At age 19, however, he rebelled against his family’s wishes and chose instead to join the fairly new Order of Preachers — the Dominicans. Benedictine monasticism was a prestigious affair — long-established and wealthy, the Order had many monasteries that were major landowners throughout Europe. Indeed, so wealthy were Benedictines that they never stopped getting in trouble for it! See, e.g., this excerpt from St Bernard’s (saint of the week here) excoriation of Cluniac Benedictines a century earlier.
Dominicans, on the other hand, were only a few decades old. Honorius III’s approval of St Dominic’s (saint of the week here) order was only fully approved in 1216. Dominicans are a mendicant order of friars like Franciscans. This means that they beg for food to survive. They live in priories, not cloistered monasteries, and consort with rabble and mobs. They do sordid, public pious acts like public preaching or debating heretics. They were also in on the ground floor at the start of the Inquisition, and this didn’t make them especially popular — as St Peter Martyr of Verona (d. 1252) found out the hard way.
Dominicans are not prestigious in the 13th century, anyway.
Thomas, with his background in philosophy and love of God, joined anyway.
Dominicans are, as it turns out, unafraid of philosophy.
In 1245, Thomas went to Paris to study — at the time, Dominican philosopher Albertus Magnus was active there. Three years later, Thomas followed Albertus to Cologne where, an apprentice professor, he taught Old Testament. 1252 saw him back in Paris studying to become a Master in theology. At this time, he continued lecturing on the Bible and also wrote his commentary on the Sentences of Peter Lombard, one of the standard theological texts and tasks of the age. Besides this and his biblical commentaries, Thomas wrote his work De ente et essentiafor his fellow Parisian Dominicans.
1256 saw Thomas’ appointment as regent master in theology at Paris and promptly launched a defence of the mendicant orders. He held this post until 1259, writing several of his philosophical and theological works, as well as beginning the Summa Contra Gentiles.
In 1260 at Naples he was made general preacher in that province, and 1261 had him teaching poor Dominican friars in Orvieto who could not afford an education such as he had acquired. I like this about him and the Dominicans, in fact. Anyway, at Orvieto is when he put together the Catena Aurea, a patristic catena commentary on the Gospels (listed under ‘Biblical Commentaries’ here). He also produced the liturgy for the new feast of Corpus Christi at this time.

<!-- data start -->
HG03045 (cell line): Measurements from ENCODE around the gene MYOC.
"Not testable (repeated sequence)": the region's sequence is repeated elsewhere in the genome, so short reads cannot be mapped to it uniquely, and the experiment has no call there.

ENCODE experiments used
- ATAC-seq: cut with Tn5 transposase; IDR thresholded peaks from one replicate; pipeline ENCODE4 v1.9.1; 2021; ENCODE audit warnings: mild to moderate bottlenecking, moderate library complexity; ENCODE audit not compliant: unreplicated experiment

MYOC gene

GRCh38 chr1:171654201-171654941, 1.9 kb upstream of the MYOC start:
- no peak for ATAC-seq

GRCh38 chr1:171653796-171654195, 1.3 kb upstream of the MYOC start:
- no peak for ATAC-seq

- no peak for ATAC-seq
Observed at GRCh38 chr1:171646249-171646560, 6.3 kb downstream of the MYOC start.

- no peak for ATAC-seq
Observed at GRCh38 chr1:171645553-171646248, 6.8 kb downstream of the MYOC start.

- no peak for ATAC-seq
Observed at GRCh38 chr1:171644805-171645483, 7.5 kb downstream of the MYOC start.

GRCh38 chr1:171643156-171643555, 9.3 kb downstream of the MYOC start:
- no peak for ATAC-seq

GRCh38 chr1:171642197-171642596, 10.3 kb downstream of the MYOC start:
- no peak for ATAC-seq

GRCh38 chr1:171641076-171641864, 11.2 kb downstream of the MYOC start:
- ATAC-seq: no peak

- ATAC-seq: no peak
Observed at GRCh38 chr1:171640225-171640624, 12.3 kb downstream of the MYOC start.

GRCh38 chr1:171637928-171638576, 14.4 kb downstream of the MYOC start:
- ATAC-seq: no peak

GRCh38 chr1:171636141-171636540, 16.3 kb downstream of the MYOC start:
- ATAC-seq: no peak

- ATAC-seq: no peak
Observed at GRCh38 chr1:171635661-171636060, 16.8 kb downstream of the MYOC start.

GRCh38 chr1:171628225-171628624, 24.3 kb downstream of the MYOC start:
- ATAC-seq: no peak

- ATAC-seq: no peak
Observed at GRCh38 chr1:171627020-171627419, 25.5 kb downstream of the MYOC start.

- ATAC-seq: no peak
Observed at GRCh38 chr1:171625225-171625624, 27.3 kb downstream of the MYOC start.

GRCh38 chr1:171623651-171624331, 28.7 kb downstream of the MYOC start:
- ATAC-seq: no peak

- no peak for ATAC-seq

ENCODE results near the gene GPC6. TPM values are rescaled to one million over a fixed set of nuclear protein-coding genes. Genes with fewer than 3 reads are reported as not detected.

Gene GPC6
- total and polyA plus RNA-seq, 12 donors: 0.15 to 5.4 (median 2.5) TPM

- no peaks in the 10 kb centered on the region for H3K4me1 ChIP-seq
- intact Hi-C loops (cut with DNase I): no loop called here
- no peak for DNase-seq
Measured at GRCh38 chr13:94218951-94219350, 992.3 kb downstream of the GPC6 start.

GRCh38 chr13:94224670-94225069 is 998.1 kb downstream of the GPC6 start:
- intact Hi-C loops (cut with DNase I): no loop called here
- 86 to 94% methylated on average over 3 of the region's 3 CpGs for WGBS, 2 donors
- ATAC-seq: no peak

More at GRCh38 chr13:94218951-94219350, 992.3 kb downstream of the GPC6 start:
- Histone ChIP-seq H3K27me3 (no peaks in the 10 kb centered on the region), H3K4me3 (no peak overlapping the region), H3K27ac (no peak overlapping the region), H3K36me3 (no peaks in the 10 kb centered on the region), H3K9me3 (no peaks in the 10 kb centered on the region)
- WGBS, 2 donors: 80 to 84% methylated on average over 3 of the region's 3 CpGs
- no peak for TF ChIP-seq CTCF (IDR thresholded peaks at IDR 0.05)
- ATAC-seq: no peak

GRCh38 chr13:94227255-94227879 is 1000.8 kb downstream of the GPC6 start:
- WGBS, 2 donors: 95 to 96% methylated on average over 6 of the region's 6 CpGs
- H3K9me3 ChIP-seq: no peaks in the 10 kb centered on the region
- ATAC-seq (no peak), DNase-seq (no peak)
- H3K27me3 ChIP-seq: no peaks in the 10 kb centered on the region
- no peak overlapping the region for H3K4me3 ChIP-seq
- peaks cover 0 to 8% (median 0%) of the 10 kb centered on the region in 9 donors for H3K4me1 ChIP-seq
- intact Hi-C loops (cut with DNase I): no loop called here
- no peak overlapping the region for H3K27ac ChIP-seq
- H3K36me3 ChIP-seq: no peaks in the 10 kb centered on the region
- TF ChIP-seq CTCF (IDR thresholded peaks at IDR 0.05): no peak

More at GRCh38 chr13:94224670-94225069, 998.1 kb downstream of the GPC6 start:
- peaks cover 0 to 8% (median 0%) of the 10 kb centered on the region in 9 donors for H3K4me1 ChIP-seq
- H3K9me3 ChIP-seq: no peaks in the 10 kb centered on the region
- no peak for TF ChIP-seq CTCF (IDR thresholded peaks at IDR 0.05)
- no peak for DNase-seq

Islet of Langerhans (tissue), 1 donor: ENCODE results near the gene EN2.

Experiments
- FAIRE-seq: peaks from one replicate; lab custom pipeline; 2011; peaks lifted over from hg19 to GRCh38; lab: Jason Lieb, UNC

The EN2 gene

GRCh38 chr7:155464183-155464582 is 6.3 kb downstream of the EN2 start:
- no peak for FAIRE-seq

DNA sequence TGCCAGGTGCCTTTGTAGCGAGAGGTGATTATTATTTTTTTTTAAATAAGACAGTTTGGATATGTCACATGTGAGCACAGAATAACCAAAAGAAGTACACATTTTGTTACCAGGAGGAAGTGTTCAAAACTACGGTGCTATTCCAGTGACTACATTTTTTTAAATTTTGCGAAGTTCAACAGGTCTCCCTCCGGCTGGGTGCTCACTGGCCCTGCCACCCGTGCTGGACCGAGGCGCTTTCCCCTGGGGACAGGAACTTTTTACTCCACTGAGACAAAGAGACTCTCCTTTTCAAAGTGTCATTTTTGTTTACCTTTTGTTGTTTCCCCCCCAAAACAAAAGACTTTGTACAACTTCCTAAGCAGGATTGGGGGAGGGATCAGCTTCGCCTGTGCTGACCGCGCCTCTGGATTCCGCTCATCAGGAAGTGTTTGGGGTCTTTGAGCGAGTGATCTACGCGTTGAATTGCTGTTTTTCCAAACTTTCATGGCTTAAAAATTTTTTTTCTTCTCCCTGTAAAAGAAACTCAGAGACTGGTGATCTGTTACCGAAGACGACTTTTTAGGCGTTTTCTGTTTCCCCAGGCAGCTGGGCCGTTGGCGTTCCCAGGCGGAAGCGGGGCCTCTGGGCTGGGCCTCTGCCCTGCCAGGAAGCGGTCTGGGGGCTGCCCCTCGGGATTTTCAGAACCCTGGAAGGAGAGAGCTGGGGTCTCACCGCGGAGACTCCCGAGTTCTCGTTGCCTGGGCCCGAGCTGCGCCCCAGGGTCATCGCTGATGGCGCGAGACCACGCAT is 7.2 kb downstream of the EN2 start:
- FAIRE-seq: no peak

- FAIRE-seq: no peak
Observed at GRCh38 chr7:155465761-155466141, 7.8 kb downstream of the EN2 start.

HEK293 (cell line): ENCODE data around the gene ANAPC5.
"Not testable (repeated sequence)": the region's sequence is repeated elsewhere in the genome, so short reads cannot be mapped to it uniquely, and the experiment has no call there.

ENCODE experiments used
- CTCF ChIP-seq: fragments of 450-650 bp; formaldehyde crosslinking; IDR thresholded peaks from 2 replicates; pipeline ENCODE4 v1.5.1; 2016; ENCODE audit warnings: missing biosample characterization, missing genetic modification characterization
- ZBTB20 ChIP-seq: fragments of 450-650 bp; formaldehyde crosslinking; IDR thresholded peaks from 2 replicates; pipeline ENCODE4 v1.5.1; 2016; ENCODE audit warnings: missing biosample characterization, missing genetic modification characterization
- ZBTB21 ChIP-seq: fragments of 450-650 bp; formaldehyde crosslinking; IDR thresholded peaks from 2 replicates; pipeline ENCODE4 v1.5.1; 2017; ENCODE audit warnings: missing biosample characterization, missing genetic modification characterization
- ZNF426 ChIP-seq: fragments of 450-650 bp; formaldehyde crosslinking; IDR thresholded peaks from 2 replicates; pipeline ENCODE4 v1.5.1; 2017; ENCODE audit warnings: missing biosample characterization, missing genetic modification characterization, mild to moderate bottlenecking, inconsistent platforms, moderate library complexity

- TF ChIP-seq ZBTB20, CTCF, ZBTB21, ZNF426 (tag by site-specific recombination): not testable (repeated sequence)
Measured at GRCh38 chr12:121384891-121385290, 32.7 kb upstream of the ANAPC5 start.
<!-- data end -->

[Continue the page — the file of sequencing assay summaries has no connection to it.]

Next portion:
1265 he was called to Rome by Clement IV to serve as papal theologian. He also served as a teacher at the newly-founded studium provinciale at Santa Sabina on the Aventine Hill, which was a training institute for Dominicans of the Roman province in higher levels of philosophy and theology. Amongst the various theological works he wrote during his time at Santa Sabina, St Thomas began the Summa Theologiaewhile he was there.
This, of course, is his most well-known writing and his greatest achievement.
The Summa Theologiae is a meticulously constructed text of theology and philosophy that systematically treats almost every subject of Chrisitan theology. Because God made all things, the theology of the Summa ends up producing a philosophy for understanding almost the entire world. Like all of St Thomas’ works, it is deeply steeped in Aristotelian ideas and methods, but also richly informed by Scripture and the Fathers. Not necessarily an easy read, it can be richly rewarding. Sadly, St Thomas was unable to complete his task despite working on it for so many years.
From 1268-1272 he was in Paris again, teaching. This time, in his sights were Averroist philosophers who had taken up an extreme version of Aristotelianism that he felt was incompatible with the Christian faith. His quarrels at this time also brought him into conflict with the Franciscan theologians St Bonaventure (saint of the week here), John Peckham, and William of Baglione — this last one slandering him as, in fact, an Averroist. Many disputations were thus created during this second regency in Paris.
His final phase of activity was from 1272 until his death, when he moved to Naples and established a studium generale — a general training institute for the whole Dominican order.